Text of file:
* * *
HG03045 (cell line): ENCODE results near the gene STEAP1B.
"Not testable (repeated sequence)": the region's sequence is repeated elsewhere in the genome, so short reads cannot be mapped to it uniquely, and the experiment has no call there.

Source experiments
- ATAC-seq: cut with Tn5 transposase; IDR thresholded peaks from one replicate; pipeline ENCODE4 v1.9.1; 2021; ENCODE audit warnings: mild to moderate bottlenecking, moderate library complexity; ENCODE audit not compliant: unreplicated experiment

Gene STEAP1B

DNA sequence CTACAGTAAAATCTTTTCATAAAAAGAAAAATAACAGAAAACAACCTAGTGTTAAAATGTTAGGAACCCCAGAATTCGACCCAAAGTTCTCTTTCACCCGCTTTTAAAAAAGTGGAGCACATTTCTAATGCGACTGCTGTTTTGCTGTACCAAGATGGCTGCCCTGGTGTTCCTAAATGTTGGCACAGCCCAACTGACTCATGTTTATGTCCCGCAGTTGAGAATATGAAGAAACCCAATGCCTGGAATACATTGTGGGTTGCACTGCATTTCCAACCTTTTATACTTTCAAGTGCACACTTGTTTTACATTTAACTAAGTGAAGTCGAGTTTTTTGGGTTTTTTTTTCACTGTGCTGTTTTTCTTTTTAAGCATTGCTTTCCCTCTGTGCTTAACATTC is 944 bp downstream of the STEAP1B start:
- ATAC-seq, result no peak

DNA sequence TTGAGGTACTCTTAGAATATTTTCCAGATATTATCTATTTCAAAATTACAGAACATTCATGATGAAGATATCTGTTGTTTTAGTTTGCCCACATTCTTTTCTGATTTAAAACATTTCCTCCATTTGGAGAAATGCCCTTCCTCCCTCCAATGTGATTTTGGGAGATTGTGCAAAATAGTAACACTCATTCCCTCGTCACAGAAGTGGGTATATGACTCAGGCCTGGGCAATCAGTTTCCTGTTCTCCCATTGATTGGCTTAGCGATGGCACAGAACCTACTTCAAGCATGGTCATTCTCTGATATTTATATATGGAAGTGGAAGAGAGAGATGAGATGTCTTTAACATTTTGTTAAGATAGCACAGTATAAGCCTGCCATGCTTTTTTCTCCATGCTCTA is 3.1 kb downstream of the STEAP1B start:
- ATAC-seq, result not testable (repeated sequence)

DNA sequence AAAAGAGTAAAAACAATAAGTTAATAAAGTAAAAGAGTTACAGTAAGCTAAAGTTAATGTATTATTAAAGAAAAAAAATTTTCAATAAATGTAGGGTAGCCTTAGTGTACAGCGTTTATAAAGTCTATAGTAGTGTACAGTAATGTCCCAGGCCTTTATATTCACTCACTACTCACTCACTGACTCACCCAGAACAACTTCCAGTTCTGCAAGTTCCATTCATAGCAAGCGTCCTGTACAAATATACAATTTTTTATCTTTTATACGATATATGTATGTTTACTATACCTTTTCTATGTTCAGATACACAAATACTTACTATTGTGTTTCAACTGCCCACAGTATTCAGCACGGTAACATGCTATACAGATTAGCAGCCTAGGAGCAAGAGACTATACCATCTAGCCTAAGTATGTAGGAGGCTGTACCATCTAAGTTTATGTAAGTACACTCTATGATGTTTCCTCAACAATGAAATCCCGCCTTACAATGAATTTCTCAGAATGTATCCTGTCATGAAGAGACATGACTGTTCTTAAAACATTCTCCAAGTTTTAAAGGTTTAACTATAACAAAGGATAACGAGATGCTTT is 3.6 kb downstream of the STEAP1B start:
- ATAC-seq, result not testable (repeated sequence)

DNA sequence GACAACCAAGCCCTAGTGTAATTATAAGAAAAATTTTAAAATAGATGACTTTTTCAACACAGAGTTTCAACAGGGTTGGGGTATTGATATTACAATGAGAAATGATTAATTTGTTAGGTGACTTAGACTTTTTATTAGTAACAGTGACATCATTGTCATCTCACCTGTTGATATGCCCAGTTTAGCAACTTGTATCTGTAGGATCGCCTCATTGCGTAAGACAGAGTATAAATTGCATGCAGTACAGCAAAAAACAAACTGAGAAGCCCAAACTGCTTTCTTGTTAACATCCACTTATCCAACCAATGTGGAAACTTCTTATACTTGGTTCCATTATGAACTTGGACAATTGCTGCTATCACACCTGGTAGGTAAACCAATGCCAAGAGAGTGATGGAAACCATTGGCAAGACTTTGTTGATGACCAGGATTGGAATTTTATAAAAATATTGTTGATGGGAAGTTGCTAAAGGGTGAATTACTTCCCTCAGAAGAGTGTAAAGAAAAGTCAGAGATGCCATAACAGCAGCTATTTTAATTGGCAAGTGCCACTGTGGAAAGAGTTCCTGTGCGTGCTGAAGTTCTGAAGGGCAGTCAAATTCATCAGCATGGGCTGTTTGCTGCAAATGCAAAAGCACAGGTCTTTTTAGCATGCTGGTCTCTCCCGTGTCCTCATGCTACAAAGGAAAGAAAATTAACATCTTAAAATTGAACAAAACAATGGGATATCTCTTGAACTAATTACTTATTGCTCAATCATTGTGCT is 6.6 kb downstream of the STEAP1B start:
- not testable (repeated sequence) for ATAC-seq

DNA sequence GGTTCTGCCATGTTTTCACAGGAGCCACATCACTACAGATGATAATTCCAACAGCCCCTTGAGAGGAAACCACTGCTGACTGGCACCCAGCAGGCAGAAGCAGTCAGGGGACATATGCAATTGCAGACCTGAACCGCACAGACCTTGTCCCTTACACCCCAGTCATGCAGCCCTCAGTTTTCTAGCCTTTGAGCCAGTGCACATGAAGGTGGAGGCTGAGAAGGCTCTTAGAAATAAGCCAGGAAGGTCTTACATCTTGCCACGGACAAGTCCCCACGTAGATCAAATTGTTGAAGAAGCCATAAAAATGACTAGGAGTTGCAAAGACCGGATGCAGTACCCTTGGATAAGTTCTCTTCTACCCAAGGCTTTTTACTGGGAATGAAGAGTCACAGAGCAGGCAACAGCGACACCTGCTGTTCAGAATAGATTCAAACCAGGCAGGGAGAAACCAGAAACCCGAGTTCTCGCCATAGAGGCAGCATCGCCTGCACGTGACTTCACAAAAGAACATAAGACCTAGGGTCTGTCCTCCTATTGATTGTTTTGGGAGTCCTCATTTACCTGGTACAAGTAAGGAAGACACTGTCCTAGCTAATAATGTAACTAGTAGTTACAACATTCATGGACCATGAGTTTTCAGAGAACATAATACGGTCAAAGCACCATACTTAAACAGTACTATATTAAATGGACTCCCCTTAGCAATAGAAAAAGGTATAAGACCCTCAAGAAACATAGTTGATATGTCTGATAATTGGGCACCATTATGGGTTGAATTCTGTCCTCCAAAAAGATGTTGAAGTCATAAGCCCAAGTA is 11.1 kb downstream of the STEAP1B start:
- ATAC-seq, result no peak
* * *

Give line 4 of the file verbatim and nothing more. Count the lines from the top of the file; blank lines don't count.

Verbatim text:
- ATAC-seq: cut with Tn5 transposase; IDR thresholded peaks from one replicate; pipeline ENCODE4 v1.9.1; 2021; ENCODE audit warnings: mild to moderate bottlenecking, moderate library complexity; ENCODE audit not compliant: unreplicated experiment